The Starks are our way into the world of Westeros – Eddard and his wife Catelyn, their children – Brandon, Robb, Sansa, Arya and little Rickon plus Eddard’s bastard son, Jon Snow.  They seem as solid and immutable as the rocks of their Northern hills and a refreshingly down-to-earth antidote to all the politicking and posturing that goes on further to the south in the capital, King’s Landing.  Yet by half way through the first novel, the family is already starting to fragment – Eddard is accompanying the King south to become his Hand and has taken his two daughters with him.  Brandon has been pushed out of a tower window by Jaime Lannister  – because he witnessed him having sex with his sister, Cersei, who also happens to be Robert’s Queen – and is hovering on the brink of death.  Jon Snow has decided to ‘take the black’ and is travelling north to join the Night’s Watch.   Before the novel ends, Eddard is executed , the Starks are scattered to the winds and the whole kingdom is descending into the chaos of Civil War.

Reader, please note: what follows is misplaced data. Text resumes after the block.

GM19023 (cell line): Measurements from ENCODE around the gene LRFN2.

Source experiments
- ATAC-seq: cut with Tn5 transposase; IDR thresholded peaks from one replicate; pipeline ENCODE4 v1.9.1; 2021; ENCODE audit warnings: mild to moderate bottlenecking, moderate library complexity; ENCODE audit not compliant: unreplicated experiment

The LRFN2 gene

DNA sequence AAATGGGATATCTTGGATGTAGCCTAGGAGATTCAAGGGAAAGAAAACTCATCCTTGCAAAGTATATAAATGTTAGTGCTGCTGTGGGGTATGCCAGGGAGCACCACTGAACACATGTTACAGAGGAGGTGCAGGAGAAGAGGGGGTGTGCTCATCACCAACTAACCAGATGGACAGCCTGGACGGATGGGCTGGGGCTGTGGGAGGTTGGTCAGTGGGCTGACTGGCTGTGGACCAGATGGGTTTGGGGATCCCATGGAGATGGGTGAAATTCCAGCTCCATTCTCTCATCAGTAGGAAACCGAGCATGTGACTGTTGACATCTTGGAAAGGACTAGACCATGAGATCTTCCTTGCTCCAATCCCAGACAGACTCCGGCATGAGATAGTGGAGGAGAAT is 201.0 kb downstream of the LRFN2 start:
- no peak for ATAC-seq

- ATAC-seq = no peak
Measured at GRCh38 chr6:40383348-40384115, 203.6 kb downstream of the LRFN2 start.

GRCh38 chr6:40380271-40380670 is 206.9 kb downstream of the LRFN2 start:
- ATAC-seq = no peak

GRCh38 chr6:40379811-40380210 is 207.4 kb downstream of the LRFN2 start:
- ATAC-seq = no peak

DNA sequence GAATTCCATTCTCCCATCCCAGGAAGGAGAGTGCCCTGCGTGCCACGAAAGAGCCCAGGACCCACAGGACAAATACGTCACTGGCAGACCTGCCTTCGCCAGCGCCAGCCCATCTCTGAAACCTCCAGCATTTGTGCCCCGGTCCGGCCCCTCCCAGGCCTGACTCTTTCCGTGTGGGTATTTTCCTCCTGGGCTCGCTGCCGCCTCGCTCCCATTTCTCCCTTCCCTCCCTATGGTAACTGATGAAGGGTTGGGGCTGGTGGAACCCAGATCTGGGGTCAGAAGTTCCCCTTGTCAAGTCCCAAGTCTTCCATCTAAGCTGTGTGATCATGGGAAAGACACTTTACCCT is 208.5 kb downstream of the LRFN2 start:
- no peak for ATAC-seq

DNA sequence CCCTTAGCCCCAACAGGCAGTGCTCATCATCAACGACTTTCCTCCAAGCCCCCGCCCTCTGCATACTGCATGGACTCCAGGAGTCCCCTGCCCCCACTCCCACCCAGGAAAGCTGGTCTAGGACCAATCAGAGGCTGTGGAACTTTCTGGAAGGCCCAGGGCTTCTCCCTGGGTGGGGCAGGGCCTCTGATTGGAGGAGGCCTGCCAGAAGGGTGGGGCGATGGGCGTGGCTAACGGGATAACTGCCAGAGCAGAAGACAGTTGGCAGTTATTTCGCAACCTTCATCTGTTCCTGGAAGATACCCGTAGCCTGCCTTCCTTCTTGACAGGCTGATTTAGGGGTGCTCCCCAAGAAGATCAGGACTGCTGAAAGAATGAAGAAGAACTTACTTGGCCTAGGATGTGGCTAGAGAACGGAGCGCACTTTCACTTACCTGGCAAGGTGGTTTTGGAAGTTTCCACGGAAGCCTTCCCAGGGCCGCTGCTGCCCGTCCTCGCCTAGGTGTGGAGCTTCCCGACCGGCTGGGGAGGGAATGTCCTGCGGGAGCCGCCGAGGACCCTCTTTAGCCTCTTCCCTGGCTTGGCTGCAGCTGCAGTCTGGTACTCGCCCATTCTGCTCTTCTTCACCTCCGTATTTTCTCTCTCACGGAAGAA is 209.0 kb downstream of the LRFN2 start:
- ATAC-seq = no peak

It gets worse for the Starks, too.  Robb takes over from his father and  becomes ‘King of the North’ but is murdered at a wedding feast.  His mother is also attacked at the same feast and left for dead but somehow survives as a ghastly revenant.  Brandon is crippled but is rescued by some kindred spirits.  Sansa is kidnapped and compelled to assume a new identity, Rickon’s fate is unknown and Arya ends up on another continent with a new identity and some potentially lethal skills.  In the most recent book  ‘A Dance with Dragons’, Eddard’s bastard son, Jon Snow, who has risen to become Commandant of The Night’s Watch, is stabbed by multiple assailants and presumably killed.

Is nothing sacred?